Engineering Resiliency

When Hurricane Sandy hit New York City on Oct. 29, 2012, it left in its wake a nearly worst-case scenario. Though the storm was downgraded to a post-tropical cyclone just before it made landfall, Sandy’s impact was disastrous. Its storm surge occurred at high tide, resulting in a storm tide of over 14 feet at the Battery at its highest point and flooding 51 square miles of the city. Homes, businesses, hospitals, power facilities, and key components of city infrastructure, including the subway system, were inundated. Millions were left without power. The storm closed the New York Stock Exchange for two days and New York City public schools for an entire week.

“It was devastating,” says Daniel Zarrilli ’97. “We lost 44 lives in New York City. There was $19 billion in damages and lost economic activity, and in our communities all over the city, the impacts were devastating.”

Three years later, Zarrilli helms the effort to ready the nation’s most populous city for the next big storm.

As senior director of climate policy and programs, Zarrilli oversees the Mayor’s Office of Recovery and Resiliency of the City of New York as well as the Office of Sustainability. He supervises the city’s climate mitigation efforts and leads the development and implementation of the $20 billion OneNYC resiliency program, which prepares New York City’s neighborhoods, economy and public services to withstand the impacts of climate change and other threats.

Zarrilli’s job, he says, isn’t one he might have imagined for himself while studying civil engineering at Lehigh.

“There was no similar position ever before [Hurricane Sandy],” he says. “[But] I was always interested in the intersection of infrastructure and the social impact of that infrastructure in our communities. So in some ways, it was a natural progression to where I’ve gotten to.”

After graduating from Lehigh, Zarrilli received a master’s degree in civil and environmental engineering from MIT and spent five years in the private sector. He then took a position with the New York City Economic Development Corporation (NYCEDC). There, he was responsible for infrastructure asset management of much of the city’s maritime infrastructure. Zarrilli later became responsible for the profit and loss and operations of New York’s two cruise terminals, as well as a number of ferry landings, heliports, cargo facilities, and the city’s food distribution center in Hunts Point, one of the largest in the world.

“I got to know the city’s waterfront really well,” he says. “I got to see a lot of really unique infrastructure, how it worked and what it cost.”

So when Hurricane Sandy, widely named “Superstorm Sandy” in mainstream media, came roaring up the eastern seaboard of the United States and into New York Harbor, Zarrilli was well equipped to assist with recovery and resiliency.

Zarrilli dove into recovery efforts, particularly those involving transportation systems. He was later pulled into more long-term planning. In 2013, Zarrilli wrote the city’s first ever coastal protection plan and was appointed by then-Mayor Michael Bloomberg to run the implementation of the city’s resiliency program and climate adaptation work. He was reappointed by Mayor Bill de Blasio to run a new office of recovery and resiliency when de Blasio took office in 2014.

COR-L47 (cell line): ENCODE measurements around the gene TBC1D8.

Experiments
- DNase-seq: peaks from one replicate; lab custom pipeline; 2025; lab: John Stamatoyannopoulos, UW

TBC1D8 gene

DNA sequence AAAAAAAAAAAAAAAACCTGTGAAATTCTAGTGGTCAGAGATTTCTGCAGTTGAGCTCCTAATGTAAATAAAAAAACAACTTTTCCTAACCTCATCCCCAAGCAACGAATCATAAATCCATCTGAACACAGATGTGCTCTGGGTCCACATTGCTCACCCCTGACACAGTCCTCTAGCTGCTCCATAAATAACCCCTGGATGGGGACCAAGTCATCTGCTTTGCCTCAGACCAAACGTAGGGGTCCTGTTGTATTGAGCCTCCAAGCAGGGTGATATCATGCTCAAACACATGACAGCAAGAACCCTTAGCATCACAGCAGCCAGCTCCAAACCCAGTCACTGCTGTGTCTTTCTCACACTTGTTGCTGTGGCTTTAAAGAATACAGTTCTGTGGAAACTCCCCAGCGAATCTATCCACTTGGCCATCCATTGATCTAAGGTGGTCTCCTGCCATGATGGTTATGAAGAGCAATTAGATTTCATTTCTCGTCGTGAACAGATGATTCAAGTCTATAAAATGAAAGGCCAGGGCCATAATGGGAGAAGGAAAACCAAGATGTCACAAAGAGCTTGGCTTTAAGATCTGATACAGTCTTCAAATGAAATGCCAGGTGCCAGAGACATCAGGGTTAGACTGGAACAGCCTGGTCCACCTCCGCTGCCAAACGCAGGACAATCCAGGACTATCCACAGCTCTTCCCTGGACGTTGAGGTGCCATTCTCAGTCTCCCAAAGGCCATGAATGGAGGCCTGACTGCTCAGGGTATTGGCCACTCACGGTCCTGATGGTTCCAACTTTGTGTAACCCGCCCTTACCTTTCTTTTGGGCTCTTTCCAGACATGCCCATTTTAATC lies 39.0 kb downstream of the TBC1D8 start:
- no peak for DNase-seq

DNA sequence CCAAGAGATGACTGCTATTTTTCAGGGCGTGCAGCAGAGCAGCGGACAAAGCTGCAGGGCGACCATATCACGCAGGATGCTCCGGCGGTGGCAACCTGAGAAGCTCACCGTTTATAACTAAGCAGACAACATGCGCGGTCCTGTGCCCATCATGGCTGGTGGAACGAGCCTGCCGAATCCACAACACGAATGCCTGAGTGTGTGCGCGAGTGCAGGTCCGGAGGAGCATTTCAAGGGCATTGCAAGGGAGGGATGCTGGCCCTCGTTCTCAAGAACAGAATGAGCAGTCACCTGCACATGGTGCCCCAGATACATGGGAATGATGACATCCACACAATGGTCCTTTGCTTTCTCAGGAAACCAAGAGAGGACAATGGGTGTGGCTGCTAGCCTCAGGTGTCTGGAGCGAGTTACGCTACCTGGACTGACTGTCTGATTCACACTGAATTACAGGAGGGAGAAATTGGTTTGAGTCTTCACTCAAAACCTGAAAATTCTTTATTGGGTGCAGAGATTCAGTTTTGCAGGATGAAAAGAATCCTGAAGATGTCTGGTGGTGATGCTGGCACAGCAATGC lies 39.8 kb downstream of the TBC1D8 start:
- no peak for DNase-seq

“There had been a lot of thinking about climate change and coastal flooding in the city for a while, but Sandy really changed the conversation in a big way about climate vulnerabilities,” says Zarrilli. “It also was clear that we were going to have a lot of federal funding flowing into the region to help us recover. We wanted to put out a road map for how to best do that so we weren’t just responding to the last thing that happened, which was Sandy, but looking ahead to the risks that we face from increased heat, rain, precipitation, sea level rise, and yes, coastal storms as well. [We were] making sure we were taking as wide a view as possible of the types of risks that we do face.”

This wide view ensures that Zarrilli’s work offers no “typical” days: “There’s never a dull moment around here,” he says.

His office conducts what he calls a “comprehensive but multi-layered approach.” This involves advancing a $3.7 billion coastal protection plan that includes working with the U.S. Army Corps of Engineers and individual communities to implement projects throughout the city. Zarrilli and his team work to upgrade the city’s building and zoning codes and conduct flood insurance advocacy in Washington, DC. Through the Climate Change Adaptation Task Force, they operate across government lines and into the private sector to coordinate a regional infrastructure climate adaptation response. They also focus on strengthening community-based organizations and seek out ways in which they can better involve houses of worship in the recovery and long-term resiliency efforts of the city.

“The issues of climate are very new for all of us, and we are adapting to climate change,” says Zarrilli. “There’s no playbook. There’s no road map on this, and so, based on the best available science, we’re making the best decisions that we can now with what we know.”